DVSA: Driving test backlog sees ‘exams to be sold to learner drivers for over £200’

·2-min read
Stock: A learner driver  (PA Archive)
Stock: A learner driver (PA Archive)

Driving tests are being sold for as much as £200 amid a backlog in slots which has left learner drivers waiting months for their test.

An investigation by the BBC uncovered evidence that automated software was being used to book up tests before reselling them on for more than twice the standard rate.

In many parts of the country, the pandemic-caused backlog means drivers can wait up to six months before being able to get a test - forcing learners to switch to a secondary market to get theirs sooner.

The broadcaster reported some first-time drivers are paying companies which help find them test slots while others are buying from sellers offering test slots at an inflated price.

One person affected told the BBC that she had paid £210 for a cancelled test through an instructor in London.

The standard fee is £62 for a weekday test and £75 for one in an evening when booked through the Driving Vehicle Standards Agency (DVSA).

“It was very on-the-go,” she said.

“My driving instructor would call me and say, 'Quick, there's a cancellation, do you want it?' The day we booked my test it all happened within a three or four-minute phone call.”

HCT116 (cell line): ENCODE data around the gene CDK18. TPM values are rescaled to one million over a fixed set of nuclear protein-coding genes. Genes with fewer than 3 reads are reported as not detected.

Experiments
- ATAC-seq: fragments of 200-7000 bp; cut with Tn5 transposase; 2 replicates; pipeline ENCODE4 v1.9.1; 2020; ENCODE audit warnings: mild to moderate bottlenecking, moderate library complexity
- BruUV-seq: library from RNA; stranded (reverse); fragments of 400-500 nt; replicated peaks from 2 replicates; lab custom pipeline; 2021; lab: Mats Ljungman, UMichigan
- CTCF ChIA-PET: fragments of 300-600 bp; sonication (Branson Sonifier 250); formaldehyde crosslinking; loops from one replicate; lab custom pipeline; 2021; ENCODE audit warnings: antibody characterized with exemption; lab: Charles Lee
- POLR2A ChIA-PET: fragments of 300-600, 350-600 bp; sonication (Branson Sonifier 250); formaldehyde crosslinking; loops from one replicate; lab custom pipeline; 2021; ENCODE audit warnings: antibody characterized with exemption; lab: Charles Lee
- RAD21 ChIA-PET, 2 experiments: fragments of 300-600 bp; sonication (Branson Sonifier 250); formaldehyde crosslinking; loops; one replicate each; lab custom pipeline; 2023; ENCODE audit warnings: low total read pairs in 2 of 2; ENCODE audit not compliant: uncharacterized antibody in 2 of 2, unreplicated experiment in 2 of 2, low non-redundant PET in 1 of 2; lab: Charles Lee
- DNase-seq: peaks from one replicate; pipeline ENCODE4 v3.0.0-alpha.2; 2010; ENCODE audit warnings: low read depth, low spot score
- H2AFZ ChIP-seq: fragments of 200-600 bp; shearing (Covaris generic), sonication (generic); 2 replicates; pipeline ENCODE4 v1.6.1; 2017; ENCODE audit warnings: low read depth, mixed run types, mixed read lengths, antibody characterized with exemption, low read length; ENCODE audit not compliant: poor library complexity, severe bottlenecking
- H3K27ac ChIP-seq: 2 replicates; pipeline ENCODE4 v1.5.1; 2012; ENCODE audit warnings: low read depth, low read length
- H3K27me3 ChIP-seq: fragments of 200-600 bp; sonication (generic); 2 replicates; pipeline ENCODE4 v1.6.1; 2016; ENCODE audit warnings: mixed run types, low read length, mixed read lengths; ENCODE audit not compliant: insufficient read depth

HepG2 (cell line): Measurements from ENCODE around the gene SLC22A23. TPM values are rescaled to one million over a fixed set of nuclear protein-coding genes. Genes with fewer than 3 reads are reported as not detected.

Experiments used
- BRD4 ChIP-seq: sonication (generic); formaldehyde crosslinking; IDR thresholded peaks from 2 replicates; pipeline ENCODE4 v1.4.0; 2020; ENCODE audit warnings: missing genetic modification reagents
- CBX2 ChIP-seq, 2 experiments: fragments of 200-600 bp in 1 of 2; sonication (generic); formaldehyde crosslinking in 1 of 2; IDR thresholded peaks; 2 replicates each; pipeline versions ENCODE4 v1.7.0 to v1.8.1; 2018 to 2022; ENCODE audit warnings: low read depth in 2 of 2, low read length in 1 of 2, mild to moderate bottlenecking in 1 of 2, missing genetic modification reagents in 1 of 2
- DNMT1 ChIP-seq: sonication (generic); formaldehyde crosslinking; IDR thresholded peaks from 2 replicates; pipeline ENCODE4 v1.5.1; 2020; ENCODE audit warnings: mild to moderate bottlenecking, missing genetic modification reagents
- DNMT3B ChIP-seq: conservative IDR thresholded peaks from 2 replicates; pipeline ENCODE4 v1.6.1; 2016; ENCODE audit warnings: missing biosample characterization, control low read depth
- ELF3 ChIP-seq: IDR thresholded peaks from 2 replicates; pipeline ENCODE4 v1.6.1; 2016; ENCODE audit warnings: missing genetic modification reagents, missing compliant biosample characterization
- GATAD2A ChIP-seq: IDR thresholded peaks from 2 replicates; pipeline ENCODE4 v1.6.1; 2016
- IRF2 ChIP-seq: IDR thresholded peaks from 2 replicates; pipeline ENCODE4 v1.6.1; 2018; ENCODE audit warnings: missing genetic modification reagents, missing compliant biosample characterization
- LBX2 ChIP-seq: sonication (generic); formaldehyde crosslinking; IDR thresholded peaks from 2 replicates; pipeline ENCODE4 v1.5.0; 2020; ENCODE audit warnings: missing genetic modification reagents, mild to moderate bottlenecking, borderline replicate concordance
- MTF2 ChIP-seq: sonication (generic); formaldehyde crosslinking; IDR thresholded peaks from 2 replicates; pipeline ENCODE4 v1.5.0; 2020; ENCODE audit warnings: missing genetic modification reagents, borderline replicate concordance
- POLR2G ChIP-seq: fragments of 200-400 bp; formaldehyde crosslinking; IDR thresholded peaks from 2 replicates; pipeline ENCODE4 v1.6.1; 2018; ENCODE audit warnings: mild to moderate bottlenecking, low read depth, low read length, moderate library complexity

Others reported paying as high as £235 for a test.

The BBC said it registered on the DVSA's site as a fake driving school, which gave it access to a site which allowed it to mass book tests for multiple pupils, using a single contact number and email address.

However, it found that there was little verification and that appointments could in effect be purchased and then sold for a premium by swapping appointments.

Loveday Ryder, DVSA Chief Executive, said that the system had now been closed to new registrations.

“We’ve already put in place measures to monitor and prevent bots from accessing our systems while also strengthening our firewall to tackle the issue,” she said.

“We will continue to work tirelessly to crack down on companies that are exploiting learner drivers. We’ve closed the system to new registrations and will rapidly close down accounts that do not belong to driving instructors and driving schools.

“We’ll also be taking further steps to make sure all future accounts are linked to driving instructors and those with training businesses.”

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